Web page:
On June 12, 2017, the Supreme Court decided Sessions v. Morales-Santana, No. 15-1191, in which it held that an exception to the Immigration and Nationality Act, 8 U.S.C. § 1401 et seq., that provides a benefit to children of unwed, non-U.S. citizen mothers but not unwed, non-U.S. citizen fathers violates the Fourteenth Amendment’s Equal Protection Clause.
The Immigration and Nationality Act, 8 U.S.C. § 1401 et seq., establishes a general method for a child born abroad to become a U.S. citizen at birth when one parent is a U.S. citizen who was physically present in the U.S. for a period of years and the other is not. The Act also creates an exception and shortens the durational requirement where the child’s mother is an unmarried U.S. citizen. 8 U.S.C. § 1409(c).
Respondent Luis Ramón Morales-Santana moved to the U.S. at age 13. To avoid deportation, he argued that he was a U.S. citizen because his father, though not satisfying the terms of the Act’s general rule, resided in the U.S. long enough to meet the duration requirement of the Act’s exception. The Government rejected Morales-Santana’s argument and declined to recognize him as a U.S. citizen because the Act’s exception, as written, applies only to unwed mothers.
After the immigration judge rejected Morale-Santana’s claim to citizenship in 2000, Morales-Santana moved to reopen the proceedings in 2010 and argued that the Government’s rejection of his citizenship claim violated the Equal Protection Clause. The Board of Immigration Appeals denied Morales-Santana’s motion. The U.S. Court of Appeals for the Second Circuit reversed.
The United States Supreme Court first confirmed that Morales-Santana had standing to pursue the equal-protection claim on behalf of his father’s right to equal treatment under the Act because Morales-Santana had a close relationship with his father and the father’s prior death prevented the father from pursuing the claims himself.
Turning to the merits of Morales-Santana’s equal-protection claim, the Court found that the Act’s exception drew a gender-based classification and thus deserved heightened scrutiny. It required the Government to show that the statute’s classification served “important [presently existing] governmental objectives” and was “substantially related” to achieving those objectives.
The Court then rejected both of the “important objectives” that the Government advanced. First, the Court concluded that the Government’s objective of “ensur[ing] that a child born abroad has a connection to the [U.S.] of sufficient strength to warrant conferral of citizenship at birth,” was impermissibly based on a discriminatory gender-based characterization and that the statute was not substantially related to achieving that objective. It also dismissed as unsupported by any evidence the Government’s argument that the statute was intended “to reduce the risk that a foreign-born child of a U. S. citizen would be born stateless,” and it confirmed that the Government may not support a gender-based classification with a post hoc, theoretical purpose. The Court recognized that there previously may have been justifications for the Act’s gender-based classification, but it reaffirmed that laws, like the Act’s exception, grounded in “the obsolescing view that unwed fathers are invariably less qualified and entitled than mothers to take responsibility for nonmarital children” serve “no important governmental interest.” Concluding that the Government had not supplied an “exceedingly persuasive justification” for the Act’s classification, the Court held that the Act’s gender-based exception violates the Equal Protection Clause.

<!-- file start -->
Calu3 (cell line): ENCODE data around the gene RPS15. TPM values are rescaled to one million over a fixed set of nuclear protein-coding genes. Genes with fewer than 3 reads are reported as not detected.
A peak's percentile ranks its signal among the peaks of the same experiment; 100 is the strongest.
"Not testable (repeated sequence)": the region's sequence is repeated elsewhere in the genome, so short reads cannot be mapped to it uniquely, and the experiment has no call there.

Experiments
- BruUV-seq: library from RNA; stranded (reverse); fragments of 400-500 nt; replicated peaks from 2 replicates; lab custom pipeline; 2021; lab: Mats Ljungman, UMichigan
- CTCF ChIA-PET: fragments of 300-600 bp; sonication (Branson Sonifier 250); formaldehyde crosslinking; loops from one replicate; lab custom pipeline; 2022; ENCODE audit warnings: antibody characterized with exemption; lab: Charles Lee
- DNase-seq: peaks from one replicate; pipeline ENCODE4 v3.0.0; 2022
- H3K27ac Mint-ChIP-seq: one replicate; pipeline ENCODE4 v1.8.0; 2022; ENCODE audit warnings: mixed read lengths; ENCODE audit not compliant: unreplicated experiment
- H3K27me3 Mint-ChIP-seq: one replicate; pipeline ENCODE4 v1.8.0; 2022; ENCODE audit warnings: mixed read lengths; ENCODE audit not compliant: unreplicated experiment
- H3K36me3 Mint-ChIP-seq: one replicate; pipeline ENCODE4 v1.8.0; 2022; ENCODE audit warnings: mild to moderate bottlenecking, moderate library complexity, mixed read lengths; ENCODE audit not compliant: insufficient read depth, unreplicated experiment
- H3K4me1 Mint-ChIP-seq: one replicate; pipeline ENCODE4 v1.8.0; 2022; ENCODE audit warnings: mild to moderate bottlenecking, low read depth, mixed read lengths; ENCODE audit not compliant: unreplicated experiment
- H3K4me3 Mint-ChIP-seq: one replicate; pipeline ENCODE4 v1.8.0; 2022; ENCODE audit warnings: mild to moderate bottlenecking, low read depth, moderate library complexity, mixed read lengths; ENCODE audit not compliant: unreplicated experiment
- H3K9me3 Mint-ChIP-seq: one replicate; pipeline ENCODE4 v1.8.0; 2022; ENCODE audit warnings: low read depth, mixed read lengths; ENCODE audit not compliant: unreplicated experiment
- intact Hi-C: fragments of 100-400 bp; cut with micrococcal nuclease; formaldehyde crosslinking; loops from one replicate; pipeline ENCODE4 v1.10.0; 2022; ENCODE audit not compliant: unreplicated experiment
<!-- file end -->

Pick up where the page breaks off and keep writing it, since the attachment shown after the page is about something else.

The Court then turned to fashioning relief. It confirmed that where a statute is found to violate the Equal Protection Clause, a court may ensure equal treatment by either nullifying the statute and ordering that it not apply to any class, or extending the statute’s benefits to those originally deprived of them. It instructed that the form of relief depends on the legislature’s intent and that, ordinarily, extension is the appropriate remedy. It clarified, however, that where, as here, that relief would broaden the application of an exception to a general rule, courts should assess (a) “the intensity of commitment” to the main rule, rather than the exception, and (b) “the degree of potential disruption of the statutory scheme that would occur by extension as opposed to abrogation.” Finding that the Act’s general rule is important and the risk that extension of the Act’s exception would disrupt the Act’s scheme was high, the Court struck, rather than extended, the Act’s exception.
The Court thus affirmed in part and reversed in part the Second Circuit’s opinion and remanded the case for further proceedings. It directed that “[g]oing forward, Congress may address the issue and settle on a uniform prescription that neither favors nor disadvantages any person on the basis of gender” and that, in the interim, the Act’s general requirements would “apply, prospectively, to children born to unwed U. S.-citizen mothers.”
Justice Ginsburg delivered the opinion of the Court, in which Chief Justice Roberts and Justices Kennedy, Breyer, Sotomayor, and Kagan joined. Justice Thomas filed a concurring in the judgment in part, which Justice Alito joined. Justice Gorsuch took no part in the consideration or decision of the case.